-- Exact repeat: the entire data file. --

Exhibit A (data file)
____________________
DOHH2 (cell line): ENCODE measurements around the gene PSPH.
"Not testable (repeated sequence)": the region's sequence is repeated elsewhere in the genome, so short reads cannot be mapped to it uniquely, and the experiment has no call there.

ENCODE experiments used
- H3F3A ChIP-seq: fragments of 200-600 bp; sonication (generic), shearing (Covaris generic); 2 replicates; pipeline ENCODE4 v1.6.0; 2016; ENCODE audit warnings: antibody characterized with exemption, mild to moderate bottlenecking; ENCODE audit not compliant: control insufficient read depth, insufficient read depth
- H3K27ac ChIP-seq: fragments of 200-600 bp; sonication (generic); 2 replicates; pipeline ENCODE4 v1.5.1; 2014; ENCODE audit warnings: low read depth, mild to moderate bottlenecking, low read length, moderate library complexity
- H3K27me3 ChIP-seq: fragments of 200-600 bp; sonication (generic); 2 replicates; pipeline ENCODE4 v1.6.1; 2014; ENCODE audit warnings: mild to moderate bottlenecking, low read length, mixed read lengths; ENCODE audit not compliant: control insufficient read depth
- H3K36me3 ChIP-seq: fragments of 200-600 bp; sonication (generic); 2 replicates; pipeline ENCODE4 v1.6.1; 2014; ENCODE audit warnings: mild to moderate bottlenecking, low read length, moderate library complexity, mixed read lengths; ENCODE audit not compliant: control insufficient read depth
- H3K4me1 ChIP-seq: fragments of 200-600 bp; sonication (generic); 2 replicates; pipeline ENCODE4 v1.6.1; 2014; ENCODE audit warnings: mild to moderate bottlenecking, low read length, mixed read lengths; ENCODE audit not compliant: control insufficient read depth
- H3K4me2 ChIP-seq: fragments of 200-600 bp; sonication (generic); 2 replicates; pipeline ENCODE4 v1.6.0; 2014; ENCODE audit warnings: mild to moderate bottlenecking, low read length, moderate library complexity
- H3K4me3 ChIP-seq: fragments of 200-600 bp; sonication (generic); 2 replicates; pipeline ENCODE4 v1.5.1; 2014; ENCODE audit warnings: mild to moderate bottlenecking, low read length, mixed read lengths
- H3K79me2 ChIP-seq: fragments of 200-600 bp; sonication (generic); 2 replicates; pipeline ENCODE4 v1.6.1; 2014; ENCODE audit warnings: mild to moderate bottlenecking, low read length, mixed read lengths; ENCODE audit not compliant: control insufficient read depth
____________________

DOHH2 (cell line): ENCODE measurements around the gene PSPH.
"Not testable (repeated sequence)": the region's sequence is repeated elsewhere in the genome, so short reads cannot be mapped to it uniquely, and the experiment has no call there.

ENCODE experiments used
- H3F3A ChIP-seq: fragments of 200-600 bp; sonication (generic), shearing (Covaris generic); 2 replicates; pipeline ENCODE4 v1.6.0; 2016; ENCODE audit warnings: antibody characterized with exemption, mild to moderate bottlenecking; ENCODE audit not compliant: control insufficient read depth, insufficient read depth
- H3K27ac ChIP-seq: fragments of 200-600 bp; sonication (generic); 2 replicates; pipeline ENCODE4 v1.5.1; 2014; ENCODE audit warnings: low read depth, mild to moderate bottlenecking, low read length, moderate library complexity
- H3K27me3 ChIP-seq: fragments of 200-600 bp; sonication (generic); 2 replicates; pipeline ENCODE4 v1.6.1; 2014; ENCODE audit warnings: mild to moderate bottlenecking, low read length, mixed read lengths; ENCODE audit not compliant: control insufficient read depth
- H3K36me3 ChIP-seq: fragments of 200-600 bp; sonication (generic); 2 replicates; pipeline ENCODE4 v1.6.1; 2014; ENCODE audit warnings: mild to moderate bottlenecking, low read length, moderate library complexity, mixed read lengths; ENCODE audit not compliant: control insufficient read depth
- H3K4me1 ChIP-seq: fragments of 200-600 bp; sonication (generic); 2 replicates; pipeline ENCODE4 v1.6.1; 2014; ENCODE audit warnings: mild to moderate bottlenecking, low read length, mixed read lengths; ENCODE audit not compliant: control insufficient read depth
- H3K4me2 ChIP-seq: fragments of 200-600 bp; sonication (generic); 2 replicates; pipeline ENCODE4 v1.6.0; 2014; ENCODE audit warnings: mild to moderate bottlenecking, low read length, moderate library complexity
- H3K4me3 ChIP-seq: fragments of 200-600 bp; sonication (generic); 2 replicates; pipeline ENCODE4 v1.5.1; 2014; ENCODE audit warnings: mild to moderate bottlenecking, low read length, mixed read lengths
- H3K79me2 ChIP-seq: fragments of 200-600 bp; sonication (generic); 2 replicates; pipeline ENCODE4 v1.6.1; 2014; ENCODE audit warnings: mild to moderate bottlenecking, low read length, mixed read lengths; ENCODE audit not compliant: control insufficient read depth